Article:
Starting a node app in pm2 is as easy as;

$ pm2 start app.js

Installing PM2 on Oracle Compute;

First, you need to take care of your firewall and open the necessary ports.

Login to your compute instance on OCI through cmd and open the ports you want to use using the firewalld command.

First install firewalld (If not yet installed)

 sudo yum install firewalld

Next expose port you want to use ie.5001 to the public to allow in-bound web traffic via HTTP. (Adding it on the public zone)

sudo firewall-cmd --zone=public --add-port=5001/tcp --permanent

Reload the firewalld – you can even check the features enabled on the public zone.

sudo firewall-cmd --reload
sudo firewall-cmd --info-zone public

node1

Now that we have exposed port 5001 to the public, lets now install PM2. It’s a piece of cake! Run;

npm install pm2 -g

On your node application, specify the port you exposed.

node2

Run your app using pm2 start command (My node app is saved as app.js)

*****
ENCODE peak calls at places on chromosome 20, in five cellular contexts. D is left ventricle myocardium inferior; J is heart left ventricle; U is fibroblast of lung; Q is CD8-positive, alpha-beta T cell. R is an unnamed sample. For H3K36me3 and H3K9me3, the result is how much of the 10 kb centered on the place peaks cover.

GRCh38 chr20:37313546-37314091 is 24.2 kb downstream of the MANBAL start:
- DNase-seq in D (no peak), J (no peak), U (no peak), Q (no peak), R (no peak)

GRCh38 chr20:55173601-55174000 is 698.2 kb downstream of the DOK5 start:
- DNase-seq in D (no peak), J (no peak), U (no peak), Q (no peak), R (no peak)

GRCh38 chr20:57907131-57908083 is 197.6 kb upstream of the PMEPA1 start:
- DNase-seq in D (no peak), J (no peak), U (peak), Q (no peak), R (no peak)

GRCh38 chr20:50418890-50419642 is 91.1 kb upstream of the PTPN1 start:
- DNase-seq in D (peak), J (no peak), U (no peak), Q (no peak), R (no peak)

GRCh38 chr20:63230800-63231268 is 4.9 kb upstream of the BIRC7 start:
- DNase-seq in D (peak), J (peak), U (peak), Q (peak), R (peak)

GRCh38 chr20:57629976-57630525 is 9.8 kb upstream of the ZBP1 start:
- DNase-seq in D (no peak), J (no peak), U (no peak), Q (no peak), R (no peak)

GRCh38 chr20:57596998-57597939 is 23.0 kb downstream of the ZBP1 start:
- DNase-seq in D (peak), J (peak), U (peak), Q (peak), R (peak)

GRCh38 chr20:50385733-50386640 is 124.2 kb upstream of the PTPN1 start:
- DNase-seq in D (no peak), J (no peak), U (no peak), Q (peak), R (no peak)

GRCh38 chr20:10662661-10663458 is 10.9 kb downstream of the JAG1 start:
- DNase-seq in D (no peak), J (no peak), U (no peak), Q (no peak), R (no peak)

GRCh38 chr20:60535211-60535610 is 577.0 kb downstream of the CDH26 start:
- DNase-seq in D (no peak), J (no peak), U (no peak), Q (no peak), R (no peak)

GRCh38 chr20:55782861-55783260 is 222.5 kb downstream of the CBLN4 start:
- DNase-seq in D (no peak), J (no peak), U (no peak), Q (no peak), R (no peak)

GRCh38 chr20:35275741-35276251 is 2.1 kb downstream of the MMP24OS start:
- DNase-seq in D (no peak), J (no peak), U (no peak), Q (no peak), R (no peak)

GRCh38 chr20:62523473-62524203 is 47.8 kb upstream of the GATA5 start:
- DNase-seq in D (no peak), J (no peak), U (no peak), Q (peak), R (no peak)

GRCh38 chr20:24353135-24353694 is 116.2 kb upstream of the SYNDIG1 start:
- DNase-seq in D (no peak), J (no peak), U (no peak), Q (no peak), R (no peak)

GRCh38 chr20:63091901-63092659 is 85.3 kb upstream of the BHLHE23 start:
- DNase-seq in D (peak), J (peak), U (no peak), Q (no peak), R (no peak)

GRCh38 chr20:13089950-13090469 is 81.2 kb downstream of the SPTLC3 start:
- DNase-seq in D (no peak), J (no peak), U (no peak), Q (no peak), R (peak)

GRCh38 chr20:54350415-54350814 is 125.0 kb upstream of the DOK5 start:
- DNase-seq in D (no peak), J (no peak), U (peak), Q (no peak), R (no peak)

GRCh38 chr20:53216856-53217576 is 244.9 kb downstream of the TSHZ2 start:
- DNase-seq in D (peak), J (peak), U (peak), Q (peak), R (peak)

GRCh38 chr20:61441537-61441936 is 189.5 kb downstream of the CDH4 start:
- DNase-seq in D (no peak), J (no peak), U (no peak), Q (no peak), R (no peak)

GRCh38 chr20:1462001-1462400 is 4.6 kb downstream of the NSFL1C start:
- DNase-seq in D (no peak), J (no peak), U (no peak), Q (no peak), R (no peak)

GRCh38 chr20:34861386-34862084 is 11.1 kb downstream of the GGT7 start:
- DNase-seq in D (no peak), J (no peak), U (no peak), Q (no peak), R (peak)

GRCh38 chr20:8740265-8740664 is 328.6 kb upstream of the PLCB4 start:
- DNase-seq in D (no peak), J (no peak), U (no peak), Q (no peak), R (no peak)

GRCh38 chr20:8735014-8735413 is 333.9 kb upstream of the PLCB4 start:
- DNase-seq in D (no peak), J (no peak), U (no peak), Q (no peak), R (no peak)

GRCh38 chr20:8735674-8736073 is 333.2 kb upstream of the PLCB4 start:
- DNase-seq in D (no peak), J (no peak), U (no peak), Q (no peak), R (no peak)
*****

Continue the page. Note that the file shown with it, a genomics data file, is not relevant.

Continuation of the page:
pm2 start app.js

node3

You can now test your Node.js app on your browser using the public IP address and the port you exposed;

 <your compute instance public IP address>: <port>

node4

It works! Note that you can run more than one Node.js application using PM2, just expose them in different ports.

Finally a few other PM2 commands and resources to keep you going.

pm2 ls — Show a list of all applications
pm2 stop <app> — Stops a specific application
pm2 start <app> — Starts a specific application
pm2 <app> scale N — Scales the application you specify to N number of instances (can be used to scale up or down)
pm2 kill — Kills all running applications
pm2 restart — Restarts all running applications
pm2 reload — Reloads the app configuration
pm2 monit -will return a rich set of data around your application’s health
pm2 logs — Outputs logs from all running applications
pm2 logs app — Outputs logs from only the app application
pm2 flush — Flushes all log data, freeing up disk space

Final thoughts;

Pm2 is an amazing open source project. Many thanks to everyone putting all the resources out there!

If you need any support feel free to reach out, or if you have any additional tips and tricks, feel free to share with me!

Here are additional resources and references:

 

Thank you and Happy coding! If you liked it, share!

This blog reflects  my own thoughts and doesn’t reflect the thoughts of my employer.